Courtesy Reuters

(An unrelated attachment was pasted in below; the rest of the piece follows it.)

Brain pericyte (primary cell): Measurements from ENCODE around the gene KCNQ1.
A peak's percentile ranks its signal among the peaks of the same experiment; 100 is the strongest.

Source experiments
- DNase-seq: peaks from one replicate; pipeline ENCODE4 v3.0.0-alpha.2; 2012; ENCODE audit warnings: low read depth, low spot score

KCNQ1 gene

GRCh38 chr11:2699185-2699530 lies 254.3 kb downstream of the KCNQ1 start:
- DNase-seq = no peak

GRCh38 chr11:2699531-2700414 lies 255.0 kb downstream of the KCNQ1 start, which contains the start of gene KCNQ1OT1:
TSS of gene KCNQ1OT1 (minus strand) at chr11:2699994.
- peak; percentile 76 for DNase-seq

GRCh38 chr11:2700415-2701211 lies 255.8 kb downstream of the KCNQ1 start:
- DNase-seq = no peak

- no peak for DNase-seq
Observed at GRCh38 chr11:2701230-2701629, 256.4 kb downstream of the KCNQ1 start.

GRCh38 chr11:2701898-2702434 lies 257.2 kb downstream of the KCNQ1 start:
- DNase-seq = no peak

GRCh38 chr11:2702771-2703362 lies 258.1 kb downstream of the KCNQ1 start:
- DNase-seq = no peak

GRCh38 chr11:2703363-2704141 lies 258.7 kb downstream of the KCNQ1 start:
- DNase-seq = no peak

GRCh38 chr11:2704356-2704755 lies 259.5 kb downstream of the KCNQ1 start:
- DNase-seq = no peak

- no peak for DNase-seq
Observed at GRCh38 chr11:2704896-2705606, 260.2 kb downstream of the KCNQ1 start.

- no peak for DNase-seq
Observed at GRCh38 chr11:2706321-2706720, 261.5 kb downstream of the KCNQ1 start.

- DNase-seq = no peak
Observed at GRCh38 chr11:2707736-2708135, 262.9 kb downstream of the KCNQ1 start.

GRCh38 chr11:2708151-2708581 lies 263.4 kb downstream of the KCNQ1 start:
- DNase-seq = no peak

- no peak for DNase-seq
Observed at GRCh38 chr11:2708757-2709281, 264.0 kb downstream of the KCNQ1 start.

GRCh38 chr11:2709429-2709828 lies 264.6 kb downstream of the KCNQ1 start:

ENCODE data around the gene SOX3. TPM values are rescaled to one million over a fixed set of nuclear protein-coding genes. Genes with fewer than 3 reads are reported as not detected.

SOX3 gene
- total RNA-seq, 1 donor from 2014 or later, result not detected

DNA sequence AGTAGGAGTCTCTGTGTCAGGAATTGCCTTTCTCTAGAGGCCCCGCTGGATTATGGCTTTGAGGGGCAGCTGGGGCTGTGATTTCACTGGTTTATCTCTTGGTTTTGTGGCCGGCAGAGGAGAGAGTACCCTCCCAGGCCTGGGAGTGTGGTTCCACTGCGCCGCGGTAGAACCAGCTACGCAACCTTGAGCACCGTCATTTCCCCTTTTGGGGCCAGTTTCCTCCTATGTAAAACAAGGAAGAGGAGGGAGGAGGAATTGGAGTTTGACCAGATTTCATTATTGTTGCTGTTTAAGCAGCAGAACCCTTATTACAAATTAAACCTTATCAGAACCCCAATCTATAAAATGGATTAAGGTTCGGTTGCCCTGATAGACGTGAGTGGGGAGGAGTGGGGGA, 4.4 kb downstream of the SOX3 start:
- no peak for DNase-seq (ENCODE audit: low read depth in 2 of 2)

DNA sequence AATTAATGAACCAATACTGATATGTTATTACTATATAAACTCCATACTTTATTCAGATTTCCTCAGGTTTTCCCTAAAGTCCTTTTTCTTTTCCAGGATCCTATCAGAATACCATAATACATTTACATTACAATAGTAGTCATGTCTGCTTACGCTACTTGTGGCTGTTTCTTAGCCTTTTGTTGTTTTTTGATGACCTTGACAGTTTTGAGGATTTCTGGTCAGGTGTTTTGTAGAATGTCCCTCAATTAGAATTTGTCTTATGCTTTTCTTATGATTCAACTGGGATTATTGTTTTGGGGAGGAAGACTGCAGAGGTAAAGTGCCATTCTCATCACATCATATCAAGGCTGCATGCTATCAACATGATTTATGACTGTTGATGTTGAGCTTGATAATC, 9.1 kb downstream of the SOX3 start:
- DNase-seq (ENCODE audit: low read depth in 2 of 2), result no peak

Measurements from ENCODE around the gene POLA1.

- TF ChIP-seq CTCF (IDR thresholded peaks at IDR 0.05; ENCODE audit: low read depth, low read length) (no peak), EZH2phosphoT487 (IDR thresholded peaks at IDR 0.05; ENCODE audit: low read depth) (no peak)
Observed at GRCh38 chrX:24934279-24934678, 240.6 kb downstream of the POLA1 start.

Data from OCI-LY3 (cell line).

IT IS now nearly 12 years since the provision of economic assistance to other countries on a regular and organized basis became an established feature of American foreign policy. Such assistance had previously been offered to Latin American countries and during and after the war to the devastated and distressed countries of Europe and Asia. With the promulgation of the Point IV offer in President Truman's Inaugural Message of 1949, the provision of assistance to other countries for their economic development lost its character of emergency relief. It became, instead, a settled arrangement for helping the less fortunate countries of the world

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